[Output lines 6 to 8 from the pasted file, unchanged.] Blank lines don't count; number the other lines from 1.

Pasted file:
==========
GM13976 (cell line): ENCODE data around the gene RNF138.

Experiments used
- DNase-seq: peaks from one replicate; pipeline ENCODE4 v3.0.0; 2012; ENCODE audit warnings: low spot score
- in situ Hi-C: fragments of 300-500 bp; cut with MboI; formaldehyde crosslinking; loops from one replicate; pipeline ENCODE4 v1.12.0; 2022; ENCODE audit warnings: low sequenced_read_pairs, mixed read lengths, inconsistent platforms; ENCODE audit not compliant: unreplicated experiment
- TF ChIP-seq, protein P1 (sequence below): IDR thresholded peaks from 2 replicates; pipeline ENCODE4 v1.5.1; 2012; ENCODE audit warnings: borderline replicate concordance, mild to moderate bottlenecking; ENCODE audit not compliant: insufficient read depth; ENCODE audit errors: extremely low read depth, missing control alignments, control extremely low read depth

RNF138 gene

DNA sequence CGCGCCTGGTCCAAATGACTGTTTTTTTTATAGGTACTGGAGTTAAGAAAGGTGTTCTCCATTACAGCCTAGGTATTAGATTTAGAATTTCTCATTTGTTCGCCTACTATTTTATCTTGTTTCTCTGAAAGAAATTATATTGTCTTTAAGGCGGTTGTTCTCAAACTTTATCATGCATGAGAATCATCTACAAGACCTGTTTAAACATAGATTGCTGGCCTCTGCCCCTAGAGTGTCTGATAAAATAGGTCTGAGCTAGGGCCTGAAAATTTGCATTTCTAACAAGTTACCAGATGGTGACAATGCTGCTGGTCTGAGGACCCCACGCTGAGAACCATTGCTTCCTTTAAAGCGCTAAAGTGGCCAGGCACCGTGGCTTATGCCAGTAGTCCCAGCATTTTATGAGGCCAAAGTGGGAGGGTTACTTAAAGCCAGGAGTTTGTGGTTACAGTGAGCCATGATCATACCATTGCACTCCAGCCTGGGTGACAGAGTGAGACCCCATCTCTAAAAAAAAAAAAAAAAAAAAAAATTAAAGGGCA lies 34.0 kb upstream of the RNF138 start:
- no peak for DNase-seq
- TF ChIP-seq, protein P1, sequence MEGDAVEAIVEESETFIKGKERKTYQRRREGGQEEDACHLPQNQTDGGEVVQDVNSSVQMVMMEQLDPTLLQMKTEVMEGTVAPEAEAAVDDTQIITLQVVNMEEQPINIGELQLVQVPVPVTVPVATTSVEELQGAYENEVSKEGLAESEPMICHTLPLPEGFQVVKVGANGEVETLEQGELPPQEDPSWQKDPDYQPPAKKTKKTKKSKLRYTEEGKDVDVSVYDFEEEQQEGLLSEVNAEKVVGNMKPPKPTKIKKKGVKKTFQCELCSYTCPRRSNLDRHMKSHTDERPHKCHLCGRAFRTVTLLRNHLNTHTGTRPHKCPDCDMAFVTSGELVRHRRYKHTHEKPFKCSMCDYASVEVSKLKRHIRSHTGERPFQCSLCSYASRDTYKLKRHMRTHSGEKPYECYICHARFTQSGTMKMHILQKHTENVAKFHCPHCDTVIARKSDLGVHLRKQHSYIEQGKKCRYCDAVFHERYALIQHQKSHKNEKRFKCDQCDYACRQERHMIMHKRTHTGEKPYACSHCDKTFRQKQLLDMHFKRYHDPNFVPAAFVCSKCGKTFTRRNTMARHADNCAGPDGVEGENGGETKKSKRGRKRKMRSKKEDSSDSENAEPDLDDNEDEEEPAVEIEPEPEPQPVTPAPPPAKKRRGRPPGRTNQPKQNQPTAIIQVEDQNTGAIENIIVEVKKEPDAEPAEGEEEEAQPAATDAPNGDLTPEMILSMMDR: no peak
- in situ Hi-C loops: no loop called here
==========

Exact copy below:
RNF138 gene

DNA sequence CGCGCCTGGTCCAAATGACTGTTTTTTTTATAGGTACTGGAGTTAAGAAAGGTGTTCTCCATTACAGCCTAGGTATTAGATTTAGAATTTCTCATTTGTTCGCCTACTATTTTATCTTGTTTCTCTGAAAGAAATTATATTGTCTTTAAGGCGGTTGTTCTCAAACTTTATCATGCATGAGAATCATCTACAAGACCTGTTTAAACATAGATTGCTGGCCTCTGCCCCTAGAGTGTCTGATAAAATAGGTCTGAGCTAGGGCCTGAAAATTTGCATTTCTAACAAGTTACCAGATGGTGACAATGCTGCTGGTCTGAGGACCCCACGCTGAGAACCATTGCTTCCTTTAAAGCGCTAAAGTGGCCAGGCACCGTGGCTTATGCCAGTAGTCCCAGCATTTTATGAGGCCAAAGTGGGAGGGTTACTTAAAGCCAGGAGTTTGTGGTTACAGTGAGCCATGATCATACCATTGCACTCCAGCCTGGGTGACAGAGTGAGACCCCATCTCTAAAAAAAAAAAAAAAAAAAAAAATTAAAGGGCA lies 34.0 kb upstream of the RNF138 start:
- no peak for DNase-seq